This is the first of a (hopefully) series of blogposts on the implications of the Fukushima NPP1 accident in the Japanese electricity landscape. Unless stated otherwise all data comes from International Energy Agency’s public statistics on electricity.
I will reserve my opinions, economics, etc. for future posts, but the aim here is to present the impact on electricity generation in Japan of the progressive shutdown of Japanese nuclear power plants. As a matter of fact, in the first three months of 2012, Japan electricity had the highest fossil fuel ratio since at least the establishment of the Federation of Electricity Power Companies (FEPC) short after WWII (pre 2011 data comes from FEPC). Just how dirty is that? Well, enough to make emissions from hyped Electric Vehicles worse than regular gasoline hybrids (link).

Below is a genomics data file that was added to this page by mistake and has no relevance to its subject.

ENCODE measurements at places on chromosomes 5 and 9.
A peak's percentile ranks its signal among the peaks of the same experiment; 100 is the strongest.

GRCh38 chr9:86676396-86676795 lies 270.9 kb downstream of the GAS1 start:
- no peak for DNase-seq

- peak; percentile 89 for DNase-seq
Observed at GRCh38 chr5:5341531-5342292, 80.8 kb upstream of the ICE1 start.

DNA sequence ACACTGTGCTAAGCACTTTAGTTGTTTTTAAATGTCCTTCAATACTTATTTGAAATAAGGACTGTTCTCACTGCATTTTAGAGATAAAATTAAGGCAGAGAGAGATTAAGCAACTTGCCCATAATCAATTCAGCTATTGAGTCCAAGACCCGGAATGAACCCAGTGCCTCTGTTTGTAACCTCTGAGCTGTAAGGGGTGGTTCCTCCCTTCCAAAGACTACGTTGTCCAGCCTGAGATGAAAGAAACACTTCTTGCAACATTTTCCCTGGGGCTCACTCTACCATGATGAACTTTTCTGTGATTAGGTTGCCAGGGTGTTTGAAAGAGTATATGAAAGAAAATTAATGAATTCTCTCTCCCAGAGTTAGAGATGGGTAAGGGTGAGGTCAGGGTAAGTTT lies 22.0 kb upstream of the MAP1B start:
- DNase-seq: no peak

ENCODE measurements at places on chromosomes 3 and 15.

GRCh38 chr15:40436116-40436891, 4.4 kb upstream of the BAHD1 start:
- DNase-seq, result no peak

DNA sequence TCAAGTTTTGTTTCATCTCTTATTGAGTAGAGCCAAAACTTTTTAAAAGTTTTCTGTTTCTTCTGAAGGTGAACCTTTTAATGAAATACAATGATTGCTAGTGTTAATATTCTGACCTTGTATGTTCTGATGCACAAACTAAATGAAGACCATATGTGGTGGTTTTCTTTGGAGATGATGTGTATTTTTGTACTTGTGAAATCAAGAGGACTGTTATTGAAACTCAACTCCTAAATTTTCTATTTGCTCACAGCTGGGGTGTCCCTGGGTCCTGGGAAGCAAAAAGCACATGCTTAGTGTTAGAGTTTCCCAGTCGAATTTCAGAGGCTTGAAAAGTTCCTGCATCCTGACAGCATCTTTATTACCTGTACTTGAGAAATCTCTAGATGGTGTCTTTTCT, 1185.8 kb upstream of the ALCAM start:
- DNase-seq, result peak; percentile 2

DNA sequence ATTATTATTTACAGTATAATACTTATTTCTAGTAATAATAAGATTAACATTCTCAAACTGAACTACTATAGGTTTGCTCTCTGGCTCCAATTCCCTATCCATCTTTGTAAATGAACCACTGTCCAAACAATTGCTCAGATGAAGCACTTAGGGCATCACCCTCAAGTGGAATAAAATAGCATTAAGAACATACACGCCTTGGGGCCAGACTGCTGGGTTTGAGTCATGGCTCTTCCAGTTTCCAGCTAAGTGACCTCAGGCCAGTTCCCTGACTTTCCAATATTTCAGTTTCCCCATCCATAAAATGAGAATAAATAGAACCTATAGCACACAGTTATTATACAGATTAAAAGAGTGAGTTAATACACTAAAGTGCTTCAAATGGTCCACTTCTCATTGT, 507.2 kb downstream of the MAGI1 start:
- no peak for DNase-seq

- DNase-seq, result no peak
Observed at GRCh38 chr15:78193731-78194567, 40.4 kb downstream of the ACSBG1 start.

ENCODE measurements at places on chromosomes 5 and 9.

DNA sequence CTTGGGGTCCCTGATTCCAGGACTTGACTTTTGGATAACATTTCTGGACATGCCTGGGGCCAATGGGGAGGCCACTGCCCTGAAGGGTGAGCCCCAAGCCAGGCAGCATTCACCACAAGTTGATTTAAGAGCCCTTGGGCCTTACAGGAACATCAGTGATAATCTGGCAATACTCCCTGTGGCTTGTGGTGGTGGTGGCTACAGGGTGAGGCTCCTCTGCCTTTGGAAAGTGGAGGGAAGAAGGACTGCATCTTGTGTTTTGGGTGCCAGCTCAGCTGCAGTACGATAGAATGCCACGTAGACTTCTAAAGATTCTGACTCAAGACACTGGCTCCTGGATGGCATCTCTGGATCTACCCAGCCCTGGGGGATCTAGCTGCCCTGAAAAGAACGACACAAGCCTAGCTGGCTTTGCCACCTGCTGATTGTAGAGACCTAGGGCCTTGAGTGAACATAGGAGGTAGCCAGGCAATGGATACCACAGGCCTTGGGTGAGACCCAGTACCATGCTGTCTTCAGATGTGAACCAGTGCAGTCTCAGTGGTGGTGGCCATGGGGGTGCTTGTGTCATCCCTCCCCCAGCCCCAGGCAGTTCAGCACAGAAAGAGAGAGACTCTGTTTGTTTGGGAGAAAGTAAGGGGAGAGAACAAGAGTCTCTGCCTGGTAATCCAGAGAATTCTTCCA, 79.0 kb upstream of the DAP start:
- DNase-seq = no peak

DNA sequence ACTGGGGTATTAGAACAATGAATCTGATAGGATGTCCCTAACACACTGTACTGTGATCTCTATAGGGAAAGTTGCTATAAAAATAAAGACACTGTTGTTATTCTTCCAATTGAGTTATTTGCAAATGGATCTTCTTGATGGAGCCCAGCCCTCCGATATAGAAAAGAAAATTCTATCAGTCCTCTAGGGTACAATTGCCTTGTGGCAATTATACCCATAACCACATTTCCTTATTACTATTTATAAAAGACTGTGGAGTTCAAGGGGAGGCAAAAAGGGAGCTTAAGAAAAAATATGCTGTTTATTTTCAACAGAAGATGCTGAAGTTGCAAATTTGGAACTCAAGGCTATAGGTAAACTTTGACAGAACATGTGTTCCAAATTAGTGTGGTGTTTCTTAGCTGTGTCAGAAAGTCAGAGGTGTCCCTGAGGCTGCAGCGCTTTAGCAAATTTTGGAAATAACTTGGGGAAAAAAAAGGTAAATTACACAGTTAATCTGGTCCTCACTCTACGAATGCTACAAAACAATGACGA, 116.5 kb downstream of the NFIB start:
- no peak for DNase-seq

However, in order to understand the implications better, I will compare Japanese figures with those of other large, developed, populated, and relatively industrial countries. Among those I’ve chosen:
- Germany, because it is both Japan’s major economic rival within Europe and the highest profile advocate of denuclearization.
- France, because it’s the country with the highest ratio of electricity produced by nuclear power.
- Spain, because it’s the large European country with the highest ratio of electricity produced by renewables.
- South Korea: because it’s the closest country to Japan within Asia in terms of economic structure, population density and availability of natural resources.